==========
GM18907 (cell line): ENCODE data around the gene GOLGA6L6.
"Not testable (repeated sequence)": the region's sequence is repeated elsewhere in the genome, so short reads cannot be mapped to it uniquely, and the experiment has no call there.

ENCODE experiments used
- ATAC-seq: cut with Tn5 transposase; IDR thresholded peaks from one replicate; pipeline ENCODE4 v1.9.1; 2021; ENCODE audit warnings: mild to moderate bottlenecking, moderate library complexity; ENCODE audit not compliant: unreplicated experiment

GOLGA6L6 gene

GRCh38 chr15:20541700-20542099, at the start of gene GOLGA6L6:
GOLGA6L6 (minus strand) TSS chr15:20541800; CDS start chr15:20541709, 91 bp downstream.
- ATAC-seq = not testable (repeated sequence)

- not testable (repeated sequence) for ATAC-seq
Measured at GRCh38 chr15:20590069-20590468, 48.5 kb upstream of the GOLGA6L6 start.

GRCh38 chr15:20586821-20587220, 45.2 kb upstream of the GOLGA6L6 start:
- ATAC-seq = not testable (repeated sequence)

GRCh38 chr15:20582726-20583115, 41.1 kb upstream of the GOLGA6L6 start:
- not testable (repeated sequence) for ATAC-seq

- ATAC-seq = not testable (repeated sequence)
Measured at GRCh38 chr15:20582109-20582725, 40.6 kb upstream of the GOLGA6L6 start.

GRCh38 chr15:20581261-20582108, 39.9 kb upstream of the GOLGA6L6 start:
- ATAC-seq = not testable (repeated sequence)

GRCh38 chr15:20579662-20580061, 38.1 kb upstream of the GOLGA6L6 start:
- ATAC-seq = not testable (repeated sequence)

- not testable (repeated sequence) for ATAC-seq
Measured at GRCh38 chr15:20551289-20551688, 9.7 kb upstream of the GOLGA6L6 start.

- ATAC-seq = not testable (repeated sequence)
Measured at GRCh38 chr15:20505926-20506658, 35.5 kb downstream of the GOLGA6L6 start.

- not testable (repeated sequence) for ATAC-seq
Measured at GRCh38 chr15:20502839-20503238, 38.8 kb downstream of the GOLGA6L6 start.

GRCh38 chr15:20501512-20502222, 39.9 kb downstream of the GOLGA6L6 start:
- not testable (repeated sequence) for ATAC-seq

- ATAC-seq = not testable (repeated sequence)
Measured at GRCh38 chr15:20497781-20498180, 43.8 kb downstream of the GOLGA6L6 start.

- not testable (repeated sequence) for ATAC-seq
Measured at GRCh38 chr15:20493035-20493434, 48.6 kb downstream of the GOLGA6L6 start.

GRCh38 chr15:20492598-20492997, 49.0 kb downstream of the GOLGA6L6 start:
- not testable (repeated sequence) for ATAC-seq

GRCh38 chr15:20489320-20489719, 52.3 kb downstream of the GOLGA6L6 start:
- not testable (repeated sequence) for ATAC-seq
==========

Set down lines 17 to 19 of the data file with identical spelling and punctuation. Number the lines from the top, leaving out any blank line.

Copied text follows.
GRCh38 chr15:20581261-20582108, 39.9 kb upstream of the GOLGA6L6 start:
- ATAC-seq = not testable (repeated sequence)

GRCh38 chr15:20579662-20580061, 38.1 kb upstream of the GOLGA6L6 start: